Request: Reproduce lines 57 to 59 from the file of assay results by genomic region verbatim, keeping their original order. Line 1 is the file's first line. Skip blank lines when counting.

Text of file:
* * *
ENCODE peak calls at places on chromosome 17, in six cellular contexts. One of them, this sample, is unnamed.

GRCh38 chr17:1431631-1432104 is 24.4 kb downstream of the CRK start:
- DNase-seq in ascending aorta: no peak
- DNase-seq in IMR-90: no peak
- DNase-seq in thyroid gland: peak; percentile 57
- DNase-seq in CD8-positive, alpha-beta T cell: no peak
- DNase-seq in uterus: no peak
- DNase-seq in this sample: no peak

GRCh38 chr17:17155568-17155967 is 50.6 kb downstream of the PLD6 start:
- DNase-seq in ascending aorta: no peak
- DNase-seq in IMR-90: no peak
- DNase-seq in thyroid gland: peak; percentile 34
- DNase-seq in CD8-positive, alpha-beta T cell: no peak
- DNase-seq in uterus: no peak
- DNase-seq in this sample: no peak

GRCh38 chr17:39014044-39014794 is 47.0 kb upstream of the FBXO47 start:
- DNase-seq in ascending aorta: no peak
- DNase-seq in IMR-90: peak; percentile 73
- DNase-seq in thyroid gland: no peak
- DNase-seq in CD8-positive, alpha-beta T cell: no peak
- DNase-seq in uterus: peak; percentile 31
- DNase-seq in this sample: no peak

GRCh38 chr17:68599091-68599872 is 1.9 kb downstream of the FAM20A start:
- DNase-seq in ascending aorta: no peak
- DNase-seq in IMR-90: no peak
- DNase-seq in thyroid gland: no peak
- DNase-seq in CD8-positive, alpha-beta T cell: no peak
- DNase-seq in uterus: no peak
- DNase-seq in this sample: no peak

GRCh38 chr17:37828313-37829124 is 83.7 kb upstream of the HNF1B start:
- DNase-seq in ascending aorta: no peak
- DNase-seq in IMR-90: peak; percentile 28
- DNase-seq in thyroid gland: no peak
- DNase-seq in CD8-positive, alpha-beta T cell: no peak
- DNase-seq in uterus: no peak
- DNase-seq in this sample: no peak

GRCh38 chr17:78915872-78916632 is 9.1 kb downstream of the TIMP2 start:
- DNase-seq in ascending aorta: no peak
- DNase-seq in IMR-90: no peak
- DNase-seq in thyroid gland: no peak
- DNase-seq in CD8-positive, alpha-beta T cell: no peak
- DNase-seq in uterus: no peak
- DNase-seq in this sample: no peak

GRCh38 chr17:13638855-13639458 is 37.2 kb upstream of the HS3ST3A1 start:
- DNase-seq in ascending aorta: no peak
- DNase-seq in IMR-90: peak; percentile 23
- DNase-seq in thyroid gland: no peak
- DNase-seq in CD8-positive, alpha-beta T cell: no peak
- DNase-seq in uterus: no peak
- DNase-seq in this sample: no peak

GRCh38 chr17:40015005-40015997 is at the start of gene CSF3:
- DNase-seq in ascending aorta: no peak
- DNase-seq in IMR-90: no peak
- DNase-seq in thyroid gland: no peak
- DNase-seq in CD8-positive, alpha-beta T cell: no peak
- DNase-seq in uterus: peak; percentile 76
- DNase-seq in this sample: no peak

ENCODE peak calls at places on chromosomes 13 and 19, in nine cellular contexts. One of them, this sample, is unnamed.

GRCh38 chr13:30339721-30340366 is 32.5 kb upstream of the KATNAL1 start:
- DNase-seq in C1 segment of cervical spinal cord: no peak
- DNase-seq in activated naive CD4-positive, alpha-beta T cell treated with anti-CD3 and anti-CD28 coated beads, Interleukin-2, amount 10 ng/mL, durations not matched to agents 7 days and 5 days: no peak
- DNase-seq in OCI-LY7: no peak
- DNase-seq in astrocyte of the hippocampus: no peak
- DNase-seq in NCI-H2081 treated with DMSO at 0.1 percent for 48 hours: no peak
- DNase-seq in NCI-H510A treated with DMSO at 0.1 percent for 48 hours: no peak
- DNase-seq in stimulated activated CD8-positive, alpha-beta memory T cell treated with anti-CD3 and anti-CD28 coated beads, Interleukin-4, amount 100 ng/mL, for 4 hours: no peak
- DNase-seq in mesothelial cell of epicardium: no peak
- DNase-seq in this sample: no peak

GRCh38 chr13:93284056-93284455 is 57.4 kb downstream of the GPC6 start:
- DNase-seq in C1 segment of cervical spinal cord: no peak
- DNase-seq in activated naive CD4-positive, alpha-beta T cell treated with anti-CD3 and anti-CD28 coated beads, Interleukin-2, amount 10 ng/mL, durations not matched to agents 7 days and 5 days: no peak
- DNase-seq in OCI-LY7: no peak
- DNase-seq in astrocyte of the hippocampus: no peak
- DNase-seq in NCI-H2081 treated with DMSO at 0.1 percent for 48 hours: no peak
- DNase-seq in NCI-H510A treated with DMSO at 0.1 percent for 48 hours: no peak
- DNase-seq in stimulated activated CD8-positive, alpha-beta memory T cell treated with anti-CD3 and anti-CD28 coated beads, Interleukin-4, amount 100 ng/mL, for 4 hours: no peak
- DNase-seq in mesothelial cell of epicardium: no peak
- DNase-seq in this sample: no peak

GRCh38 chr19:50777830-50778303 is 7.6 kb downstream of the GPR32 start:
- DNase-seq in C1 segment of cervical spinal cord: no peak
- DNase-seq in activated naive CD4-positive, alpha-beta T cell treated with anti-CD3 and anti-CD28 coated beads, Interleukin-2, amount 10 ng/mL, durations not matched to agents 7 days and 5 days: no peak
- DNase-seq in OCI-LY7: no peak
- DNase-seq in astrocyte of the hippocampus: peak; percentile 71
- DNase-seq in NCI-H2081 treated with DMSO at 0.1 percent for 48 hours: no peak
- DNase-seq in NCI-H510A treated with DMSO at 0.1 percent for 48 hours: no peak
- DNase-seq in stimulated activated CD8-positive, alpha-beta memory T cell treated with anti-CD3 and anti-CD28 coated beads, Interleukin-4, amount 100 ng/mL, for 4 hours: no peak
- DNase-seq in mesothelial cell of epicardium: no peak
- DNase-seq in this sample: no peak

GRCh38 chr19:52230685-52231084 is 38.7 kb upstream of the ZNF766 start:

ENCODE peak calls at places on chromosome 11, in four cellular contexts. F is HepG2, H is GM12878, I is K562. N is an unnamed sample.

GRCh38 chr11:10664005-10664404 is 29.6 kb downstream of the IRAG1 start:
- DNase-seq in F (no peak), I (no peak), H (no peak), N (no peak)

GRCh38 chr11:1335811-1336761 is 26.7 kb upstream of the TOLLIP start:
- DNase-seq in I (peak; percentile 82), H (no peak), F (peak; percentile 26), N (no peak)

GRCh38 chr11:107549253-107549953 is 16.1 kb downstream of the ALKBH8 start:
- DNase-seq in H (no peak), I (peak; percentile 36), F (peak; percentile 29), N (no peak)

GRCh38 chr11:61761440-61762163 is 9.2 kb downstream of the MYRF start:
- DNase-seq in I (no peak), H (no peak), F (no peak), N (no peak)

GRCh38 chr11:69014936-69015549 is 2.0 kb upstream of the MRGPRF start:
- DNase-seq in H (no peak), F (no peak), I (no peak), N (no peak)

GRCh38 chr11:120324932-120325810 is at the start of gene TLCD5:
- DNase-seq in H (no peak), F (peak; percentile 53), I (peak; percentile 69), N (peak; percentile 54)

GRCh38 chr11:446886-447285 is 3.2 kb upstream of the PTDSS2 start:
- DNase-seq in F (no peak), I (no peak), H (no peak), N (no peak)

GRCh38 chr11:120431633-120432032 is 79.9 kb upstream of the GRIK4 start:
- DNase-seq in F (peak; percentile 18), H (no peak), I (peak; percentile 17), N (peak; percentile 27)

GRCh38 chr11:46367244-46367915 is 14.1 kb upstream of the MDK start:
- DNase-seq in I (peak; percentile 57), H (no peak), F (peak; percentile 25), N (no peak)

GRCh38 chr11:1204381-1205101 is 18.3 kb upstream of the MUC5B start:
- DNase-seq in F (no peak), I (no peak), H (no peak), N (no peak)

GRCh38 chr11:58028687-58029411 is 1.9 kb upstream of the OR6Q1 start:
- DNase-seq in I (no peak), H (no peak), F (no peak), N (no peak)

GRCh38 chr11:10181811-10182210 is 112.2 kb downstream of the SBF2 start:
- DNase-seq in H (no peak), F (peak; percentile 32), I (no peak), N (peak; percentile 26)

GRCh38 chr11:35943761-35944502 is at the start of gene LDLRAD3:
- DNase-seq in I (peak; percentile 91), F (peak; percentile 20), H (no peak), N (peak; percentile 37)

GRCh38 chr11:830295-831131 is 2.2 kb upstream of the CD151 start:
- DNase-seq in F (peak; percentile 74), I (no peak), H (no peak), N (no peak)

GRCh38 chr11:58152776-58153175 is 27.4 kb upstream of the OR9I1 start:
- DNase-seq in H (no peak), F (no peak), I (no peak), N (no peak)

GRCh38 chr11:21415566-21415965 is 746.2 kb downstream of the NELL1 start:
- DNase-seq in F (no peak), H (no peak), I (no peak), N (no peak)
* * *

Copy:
- DNase-seq in this sample: no peak

ENCODE peak calls at places on chromosomes 13 and 19, in nine cellular contexts. One of them, this sample, is unnamed.

GRCh38 chr13:30339721-30340366 is 32.5 kb upstream of the KATNAL1 start: